not featured

5 Types of Financial Emergencies

a man worries about bills after experiencing a financial emergency

No matter how much you plan for things in life, the unexpected can happen at any time. And along with throwing a wrench into our plans, they often bring financial emergencies with them as well. Those who have emergency funds may fare better in these situations. But only 28% of Americans have emergency funds, so for those who don’t, a financial emergency may hit harder.

But not everything is a financial emergency. 

What Constitutes a Financial Emergency? 

A financial emergency is one of those unexpected life events that puts you at risk from a financial security position. Usually, they impact your ability to earn income, either directly or indirectly. Or, they put your health and/or wellbeing in jeopardy. And this can additionally impact your ability to continue earning income.

Here are a few examples of things that are not financial emergencies:

  • Planning a wedding
  • Attending a wedding
  • Purchasing birthday or holiday gifts
  • Taking a vacation
  • Putting a down payment on a home
  • Remodeling your home voluntarily
  • Replacing non-essential electronics

There are a few reasons none of the above examples qualify as financial emergencies: they’re either not unexpected, don’t impact your health, or they don’t impact your ability to earn income -- or a combination of all three.

Now, let’s look at the five most common situations that are financial emergencies.

1. Losing Your Job

Losing your job can be devastating in more ways than one. While you may be working through feelings of grief regarding the ending of a particular chapter in your career, the financial impacts can be even more difficult.

When you lose your job and your main source of income, it can become hard to keep up with everyday living expenses. But you still need to pay your mortgage/rent, pay your bills and utilities, buy groceries, and more. Using your emergency fund to help cover these expenses until you get back on your feet is the purpose of having saved up in your emergency fund in the first place. It’s there to help you when times get tough.

2. Medical Emergencies

Medical or dental emergencies are a common type of financial emergency. Even if you pay a monthly premium for health care coverage, unexpected health expenses can add up to a significant cost. This is even more true if you don’t have health insurance.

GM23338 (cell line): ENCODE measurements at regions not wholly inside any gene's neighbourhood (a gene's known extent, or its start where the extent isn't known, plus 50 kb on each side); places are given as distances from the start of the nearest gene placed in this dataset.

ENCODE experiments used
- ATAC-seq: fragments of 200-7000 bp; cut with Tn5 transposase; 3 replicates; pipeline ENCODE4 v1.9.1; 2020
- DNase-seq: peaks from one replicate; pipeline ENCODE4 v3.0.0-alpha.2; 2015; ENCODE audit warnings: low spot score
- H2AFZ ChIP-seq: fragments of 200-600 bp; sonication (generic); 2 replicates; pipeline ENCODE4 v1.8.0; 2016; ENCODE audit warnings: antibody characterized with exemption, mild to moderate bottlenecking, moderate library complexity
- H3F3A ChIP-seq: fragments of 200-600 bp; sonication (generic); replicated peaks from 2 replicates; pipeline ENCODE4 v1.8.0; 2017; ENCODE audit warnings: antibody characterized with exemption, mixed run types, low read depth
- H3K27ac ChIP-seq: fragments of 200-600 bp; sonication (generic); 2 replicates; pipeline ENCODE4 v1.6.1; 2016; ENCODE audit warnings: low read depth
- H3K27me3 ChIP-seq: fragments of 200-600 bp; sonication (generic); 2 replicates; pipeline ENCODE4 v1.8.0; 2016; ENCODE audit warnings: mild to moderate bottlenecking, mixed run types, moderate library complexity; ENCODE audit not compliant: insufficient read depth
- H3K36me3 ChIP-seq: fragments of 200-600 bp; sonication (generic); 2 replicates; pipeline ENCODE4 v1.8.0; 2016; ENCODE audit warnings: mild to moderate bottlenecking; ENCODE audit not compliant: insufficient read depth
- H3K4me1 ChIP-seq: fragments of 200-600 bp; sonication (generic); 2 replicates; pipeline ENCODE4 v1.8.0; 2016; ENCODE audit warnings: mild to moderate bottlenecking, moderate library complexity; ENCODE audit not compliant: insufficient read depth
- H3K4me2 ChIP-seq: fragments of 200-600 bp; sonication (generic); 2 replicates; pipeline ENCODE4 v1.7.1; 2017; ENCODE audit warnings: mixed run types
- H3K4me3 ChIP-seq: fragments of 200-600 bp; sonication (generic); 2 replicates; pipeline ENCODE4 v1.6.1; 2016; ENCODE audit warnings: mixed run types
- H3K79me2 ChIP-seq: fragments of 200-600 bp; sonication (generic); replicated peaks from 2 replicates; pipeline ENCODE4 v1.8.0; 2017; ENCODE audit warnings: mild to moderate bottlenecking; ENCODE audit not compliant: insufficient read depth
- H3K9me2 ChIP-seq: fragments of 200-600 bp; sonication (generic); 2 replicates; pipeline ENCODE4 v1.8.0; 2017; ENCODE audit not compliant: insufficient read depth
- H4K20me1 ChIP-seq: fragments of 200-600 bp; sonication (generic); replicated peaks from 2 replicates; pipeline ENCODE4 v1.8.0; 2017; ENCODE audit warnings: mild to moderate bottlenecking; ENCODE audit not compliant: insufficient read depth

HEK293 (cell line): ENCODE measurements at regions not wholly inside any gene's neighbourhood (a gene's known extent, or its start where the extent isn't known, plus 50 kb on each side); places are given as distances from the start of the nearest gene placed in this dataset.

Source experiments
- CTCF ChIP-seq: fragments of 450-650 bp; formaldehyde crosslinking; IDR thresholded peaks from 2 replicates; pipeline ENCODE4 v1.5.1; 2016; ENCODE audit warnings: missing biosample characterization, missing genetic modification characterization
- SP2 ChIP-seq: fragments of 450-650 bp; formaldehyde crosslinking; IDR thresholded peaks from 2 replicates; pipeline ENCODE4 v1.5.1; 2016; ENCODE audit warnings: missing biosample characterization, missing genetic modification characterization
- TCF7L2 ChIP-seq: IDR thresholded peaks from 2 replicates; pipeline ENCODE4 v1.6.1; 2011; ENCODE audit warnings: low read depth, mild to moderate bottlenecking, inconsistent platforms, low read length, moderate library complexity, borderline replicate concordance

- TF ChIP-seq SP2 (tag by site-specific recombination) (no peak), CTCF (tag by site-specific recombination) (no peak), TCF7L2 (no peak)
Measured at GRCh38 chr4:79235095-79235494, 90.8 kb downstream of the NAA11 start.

Medical or dental emergencies might include illnesses, surgeries, accidents, or treatment plans for conditions such as cancer. And not only will you need to pay for the costs of these services -- there could be implications on your household income if someone is too sick or injured to work for a period of time. 

But keep in mind that medical emergencies can impact any member of the family, even if they don’t contribute financially.

3. Emergency Car Expenses

Depending on your personal situation, a broken-down or wrecked car may impact you more or less. If you live in a city with a strong public transportation situation, you may be able to hold off on fixing the car until you feel more financially stable. Or, if your family is a multi-car household, you may be able to carpool with your spouse or find another arrangement that works for you.

But if you depend on your car to get you to work each day, you may risk losing your job if you’re suddenly without a reliable source of transportation. In this case, getting your car fixed would be a financial emergency. You could stand to lose more from a financial standpoint if you lose your job than what you’d spend on getting your car repaired.

4. Emergency Home Expenses

Even if you don’t work from home, there are some situations in which you may need to dip into your emergency fund due to necessary repairs to your home. This doesn’t mean remodeling the kitchen because you want granite countertops -- this means that a tree fell on your roof during a storm, for example.

Natural disasters are fairly common, and depending on where you live, your likelihood of coming face-to-face with one may be more or less likely. Whether it’s a storm, fire, flood, tornado, hurricane, or something else, the damage caused can endanger you and your family’s safety. Unfortunately, not all homeowners insurance policies cover these types of damages. 

Regardless, it’s important to get it fixed as soon as possible, even if it means dipping into your emergency fund. 

5. Death in the Family

A death in the family is something no one wants to experience. And not only can it affect you emotionally, but it also can have significant impacts on your financial situation. 

For example, if your spouse were to pass away unexpectedly, you would be losing their income as well. Any financial responsibilities you have -- from mortgage payments, to college tuition for the kids, to saving for retirement -- suddenly become a burden you have to carry alone. Plus, there’s the matter of funeral services and burial, which are very expensive as well. However, if your spouse had life insurance, the death benefit payouts could significantly ease or eliminate all of these financial burdens.

In some cases, even traveling to attend a funeral may constitute a financial emergency. It depends on your personal relationship to the decedent.

Plan for Your Financial Future With Academy Bank

Ready to build up your emergency fund and continue your good financial habits? Academy Bank is by your side. We offer a variety of savings and checking accounts, as well as other products, to help you live your best financial life -- now, and in the future.

Member FDIC